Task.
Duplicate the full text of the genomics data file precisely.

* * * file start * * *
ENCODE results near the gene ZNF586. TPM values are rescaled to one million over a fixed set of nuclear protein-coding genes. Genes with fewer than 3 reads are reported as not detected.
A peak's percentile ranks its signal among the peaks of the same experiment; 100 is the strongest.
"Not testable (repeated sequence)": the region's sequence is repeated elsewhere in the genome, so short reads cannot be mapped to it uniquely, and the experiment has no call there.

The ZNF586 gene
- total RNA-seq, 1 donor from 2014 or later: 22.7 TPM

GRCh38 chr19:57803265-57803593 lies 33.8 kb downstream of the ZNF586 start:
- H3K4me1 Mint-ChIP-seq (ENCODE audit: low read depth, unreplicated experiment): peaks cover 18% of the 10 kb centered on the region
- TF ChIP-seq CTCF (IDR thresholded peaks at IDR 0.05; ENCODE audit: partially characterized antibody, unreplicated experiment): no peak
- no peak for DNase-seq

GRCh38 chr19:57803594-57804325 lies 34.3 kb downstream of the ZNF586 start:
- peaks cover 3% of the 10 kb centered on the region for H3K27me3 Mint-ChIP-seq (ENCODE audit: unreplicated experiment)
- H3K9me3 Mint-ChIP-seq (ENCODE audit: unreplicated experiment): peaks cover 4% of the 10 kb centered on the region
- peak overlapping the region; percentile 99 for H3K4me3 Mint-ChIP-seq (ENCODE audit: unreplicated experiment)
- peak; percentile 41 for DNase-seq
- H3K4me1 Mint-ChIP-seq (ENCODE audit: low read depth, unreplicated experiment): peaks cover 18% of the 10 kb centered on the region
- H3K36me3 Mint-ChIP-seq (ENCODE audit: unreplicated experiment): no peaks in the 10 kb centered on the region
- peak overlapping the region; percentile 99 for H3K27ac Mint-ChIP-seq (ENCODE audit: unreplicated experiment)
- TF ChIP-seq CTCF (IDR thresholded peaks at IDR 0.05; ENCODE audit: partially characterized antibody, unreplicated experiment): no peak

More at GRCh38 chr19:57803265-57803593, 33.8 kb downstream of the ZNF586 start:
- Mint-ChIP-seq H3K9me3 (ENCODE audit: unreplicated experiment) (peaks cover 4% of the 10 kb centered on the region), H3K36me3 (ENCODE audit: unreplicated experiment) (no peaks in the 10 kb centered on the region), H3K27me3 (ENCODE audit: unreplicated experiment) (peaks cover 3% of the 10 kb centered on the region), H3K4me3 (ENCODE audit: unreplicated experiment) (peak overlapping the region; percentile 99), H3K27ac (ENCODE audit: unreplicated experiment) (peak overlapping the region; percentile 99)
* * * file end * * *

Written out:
ENCODE results near the gene ZNF586. TPM values are rescaled to one million over a fixed set of nuclear protein-coding genes. Genes with fewer than 3 reads are reported as not detected.
A peak's percentile ranks its signal among the peaks of the same experiment; 100 is the strongest.
"Not testable (repeated sequence)": the region's sequence is repeated elsewhere in the genome, so short reads cannot be mapped to it uniquely, and the experiment has no call there.

The ZNF586 gene
- total RNA-seq, 1 donor from 2014 or later: 22.7 TPM

GRCh38 chr19:57803265-57803593 lies 33.8 kb downstream of the ZNF586 start:
- H3K4me1 Mint-ChIP-seq (ENCODE audit: low read depth, unreplicated experiment): peaks cover 18% of the 10 kb centered on the region
- TF ChIP-seq CTCF (IDR thresholded peaks at IDR 0.05; ENCODE audit: partially characterized antibody, unreplicated experiment): no peak
- no peak for DNase-seq

GRCh38 chr19:57803594-57804325 lies 34.3 kb downstream of the ZNF586 start:
- peaks cover 3% of the 10 kb centered on the region for H3K27me3 Mint-ChIP-seq (ENCODE audit: unreplicated experiment)
- H3K9me3 Mint-ChIP-seq (ENCODE audit: unreplicated experiment): peaks cover 4% of the 10 kb centered on the region
- peak overlapping the region; percentile 99 for H3K4me3 Mint-ChIP-seq (ENCODE audit: unreplicated experiment)
- peak; percentile 41 for DNase-seq
- H3K4me1 Mint-ChIP-seq (ENCODE audit: low read depth, unreplicated experiment): peaks cover 18% of the 10 kb centered on the region
- H3K36me3 Mint-ChIP-seq (ENCODE audit: unreplicated experiment): no peaks in the 10 kb centered on the region
- peak overlapping the region; percentile 99 for H3K27ac Mint-ChIP-seq (ENCODE audit: unreplicated experiment)
- TF ChIP-seq CTCF (IDR thresholded peaks at IDR 0.05; ENCODE audit: partially characterized antibody, unreplicated experiment): no peak

More at GRCh38 chr19:57803265-57803593, 33.8 kb downstream of the ZNF586 start:
- Mint-ChIP-seq H3K9me3 (ENCODE audit: unreplicated experiment) (peaks cover 4% of the 10 kb centered on the region), H3K36me3 (ENCODE audit: unreplicated experiment) (no peaks in the 10 kb centered on the region), H3K27me3 (ENCODE audit: unreplicated experiment) (peaks cover 3% of the 10 kb centered on the region), H3K4me3 (ENCODE audit: unreplicated experiment) (peak overlapping the region; percentile 99), H3K27ac (ENCODE audit: unreplicated experiment) (peak overlapping the region; percentile 99)